Putting Colorado Eviction Rates in Context
In August 2021, the Supreme Court’s rejection of the Biden Administration’s eviction moratorium provoked a wave of outrage from lawmakers, renter advocates and housing experts. ‘Millions of residents will be forced from their homes,’ they declared. ‘Prepare for an eviction tsunami.’ One widely cited study from the Aspen Institute estimated more than 30 million Americans were at risk of imminent eviction. Seven months later, as nationwide eviction rates remain well below their pre-pandemic average, it’s increasingly clear that an ‘eviction tsunami’ has not and will not arrive.
During the first quarter of 2022, eviction filings in Colorado remained historically low. Across the first three months of the year, just 1,860 total eviction actions were filed across Colorado – less than 75% of the pre-COVID standard for Q1. Nationwide, the disparity between pre- and post-COVID eviction rates is even more dramatic. According to the Eviction Lab at Princeton University – the nation’s leading resource on eviction and rent payment trends – evictions in most states and cities remain 40% below the historical average.
Anyone reading the news today couldn’t be faulted for believing an ‘eviction tsunami’ struck the United States with full force. Eviction coverage ramped up considerably in recent weeks as Colorado’s filings reached, for the first time, their pre-pandemic, 20-year average. Amid new data from the Denver County Clerk, some public officials alleged that evictions are ‘skyrocketing’ in Colorado.
After the moratorium’s expiration, Colorado’s eviction rate increased gradually, sustainably and slowly, eventually reaching the market’s standard pre-pandemic rate. In the eyes of many lawmakers and media members, this increase signals the arrival of an ‘eviction tsunami.’ To the multifamily housing industry, it signals something different: the apartment market’s long-awaited return to normal.
No rental housing providers are eager to evict their residents. It’s a costly, arduous and unpleasant process, only pursued when all other resources and options have been exhausted. That said, evictions are a necessary condition of a stable apartment market. As the economic fallout of the COVID-19 pandemic wanes, the slow return of eviction rates to the historical average is a healthy indicator for renters and rental housing providers alike.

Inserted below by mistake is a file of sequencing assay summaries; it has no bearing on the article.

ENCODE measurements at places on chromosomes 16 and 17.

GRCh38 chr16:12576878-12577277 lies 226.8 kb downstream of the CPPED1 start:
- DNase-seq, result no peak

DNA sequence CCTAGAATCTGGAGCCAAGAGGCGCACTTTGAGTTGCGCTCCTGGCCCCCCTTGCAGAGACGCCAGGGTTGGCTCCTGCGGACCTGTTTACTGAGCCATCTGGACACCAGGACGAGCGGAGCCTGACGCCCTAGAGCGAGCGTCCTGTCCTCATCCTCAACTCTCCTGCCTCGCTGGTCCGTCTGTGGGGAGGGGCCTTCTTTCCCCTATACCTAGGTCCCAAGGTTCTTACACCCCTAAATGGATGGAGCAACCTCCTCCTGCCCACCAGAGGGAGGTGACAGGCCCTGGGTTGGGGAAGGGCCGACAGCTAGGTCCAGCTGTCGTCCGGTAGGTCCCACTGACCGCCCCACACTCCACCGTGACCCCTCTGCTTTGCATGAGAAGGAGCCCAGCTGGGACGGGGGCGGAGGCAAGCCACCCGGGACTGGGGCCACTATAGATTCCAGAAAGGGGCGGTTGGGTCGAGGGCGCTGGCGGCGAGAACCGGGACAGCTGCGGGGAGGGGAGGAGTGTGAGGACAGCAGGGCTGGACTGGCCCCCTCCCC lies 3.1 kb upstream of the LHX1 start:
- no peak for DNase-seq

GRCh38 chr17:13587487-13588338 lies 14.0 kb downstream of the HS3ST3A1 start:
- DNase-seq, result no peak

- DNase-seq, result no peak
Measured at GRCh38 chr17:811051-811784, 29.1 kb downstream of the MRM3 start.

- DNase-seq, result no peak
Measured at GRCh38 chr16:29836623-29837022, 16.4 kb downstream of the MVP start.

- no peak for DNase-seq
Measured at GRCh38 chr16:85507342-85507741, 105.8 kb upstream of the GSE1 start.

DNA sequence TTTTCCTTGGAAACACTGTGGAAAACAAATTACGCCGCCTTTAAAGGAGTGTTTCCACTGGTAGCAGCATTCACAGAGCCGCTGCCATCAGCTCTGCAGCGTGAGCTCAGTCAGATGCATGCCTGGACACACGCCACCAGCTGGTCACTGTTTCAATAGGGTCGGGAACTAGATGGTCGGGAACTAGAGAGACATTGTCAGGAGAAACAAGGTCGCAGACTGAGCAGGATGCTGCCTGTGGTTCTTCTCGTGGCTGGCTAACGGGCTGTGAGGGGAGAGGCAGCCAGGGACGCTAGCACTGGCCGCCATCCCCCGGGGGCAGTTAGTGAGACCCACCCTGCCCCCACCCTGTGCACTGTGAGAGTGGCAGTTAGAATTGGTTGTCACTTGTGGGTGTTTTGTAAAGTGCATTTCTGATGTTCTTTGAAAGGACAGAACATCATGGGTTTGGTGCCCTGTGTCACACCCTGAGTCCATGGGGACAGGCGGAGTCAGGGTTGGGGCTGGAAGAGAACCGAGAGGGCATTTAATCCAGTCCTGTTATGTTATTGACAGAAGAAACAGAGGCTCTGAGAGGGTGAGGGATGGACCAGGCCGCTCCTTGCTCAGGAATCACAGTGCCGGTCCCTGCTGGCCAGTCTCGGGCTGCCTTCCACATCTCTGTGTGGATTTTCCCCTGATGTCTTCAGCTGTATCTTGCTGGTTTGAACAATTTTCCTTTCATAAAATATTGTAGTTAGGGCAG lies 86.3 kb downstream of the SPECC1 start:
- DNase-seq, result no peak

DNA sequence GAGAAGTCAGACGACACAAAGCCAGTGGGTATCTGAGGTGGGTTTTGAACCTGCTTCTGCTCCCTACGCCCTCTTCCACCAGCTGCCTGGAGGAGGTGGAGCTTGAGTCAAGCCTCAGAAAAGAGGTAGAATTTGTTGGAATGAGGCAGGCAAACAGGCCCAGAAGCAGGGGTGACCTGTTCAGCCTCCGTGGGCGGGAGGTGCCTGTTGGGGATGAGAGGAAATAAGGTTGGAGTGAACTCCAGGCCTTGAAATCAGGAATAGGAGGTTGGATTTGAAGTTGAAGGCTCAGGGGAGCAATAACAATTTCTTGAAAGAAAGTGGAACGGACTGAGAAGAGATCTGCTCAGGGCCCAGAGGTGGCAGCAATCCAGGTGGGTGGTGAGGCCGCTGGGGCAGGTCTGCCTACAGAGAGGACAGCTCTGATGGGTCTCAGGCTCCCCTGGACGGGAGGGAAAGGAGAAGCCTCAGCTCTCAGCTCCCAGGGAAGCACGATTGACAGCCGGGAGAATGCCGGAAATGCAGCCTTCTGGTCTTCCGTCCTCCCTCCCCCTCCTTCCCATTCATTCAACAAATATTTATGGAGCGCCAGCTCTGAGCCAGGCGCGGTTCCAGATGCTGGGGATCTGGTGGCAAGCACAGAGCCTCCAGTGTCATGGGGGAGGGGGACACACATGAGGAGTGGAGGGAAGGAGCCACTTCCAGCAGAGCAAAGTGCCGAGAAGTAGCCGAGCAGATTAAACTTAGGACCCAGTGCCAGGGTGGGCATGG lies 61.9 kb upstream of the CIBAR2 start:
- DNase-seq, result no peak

Without the ability to evict, landlords lose their incentive to loan units to prospective renters. They need some assurance that, in the event of nonpayment, they have a mechanism to reclaim their property. For most rental housing providers, reliable rent payments are their primary source of income. They can’t afford to forgo rent payments any more than the average American can afford to work without a salary. Rent pays their mortgage; it puts food on their table; it sends their kids to college.
For folks with a poor rental or credit history, the eviction process is similarly important. Without this mechanism, rental housing providers can’t afford to take risks on renters with a shaky track record. These applicants will struggle enormously to find housing – already a tall order in Colorado’s historically tight market. The eviction process offers a safety net to rental housing providers, allowing them to take a chance on applicants with bad credit. As a result, these residents are given a shot at quality housing and a fresh start.
As we approach six months since the moratorium’s expiration, it’s time we all acknowledge that claims of an ‘eviction tsunami’ were misleading, intended to spur discussion around imprudent housing policies, like rent control. Colorado’s rental housing market is returning to normal, and there remains no indication that large or aberrational numbers of families face removal from their homes. As we emerge from the COVID-19 pandemic, let us divert less energy toward manufactured concerns, and more toward thoughtful, pragmatic solutions to the problems facing our nation’s housing market.